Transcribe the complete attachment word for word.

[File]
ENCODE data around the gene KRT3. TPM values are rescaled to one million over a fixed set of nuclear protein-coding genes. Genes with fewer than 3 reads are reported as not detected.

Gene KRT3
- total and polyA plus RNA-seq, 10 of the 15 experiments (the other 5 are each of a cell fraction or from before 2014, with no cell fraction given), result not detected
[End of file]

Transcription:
ENCODE data around the gene KRT3. TPM values are rescaled to one million over a fixed set of nuclear protein-coding genes. Genes with fewer than 3 reads are reported as not detected.

Gene KRT3
- total and polyA plus RNA-seq, 10 of the 15 experiments (the other 5 are each of a cell fraction or from before 2014, with no cell fraction given), result not detected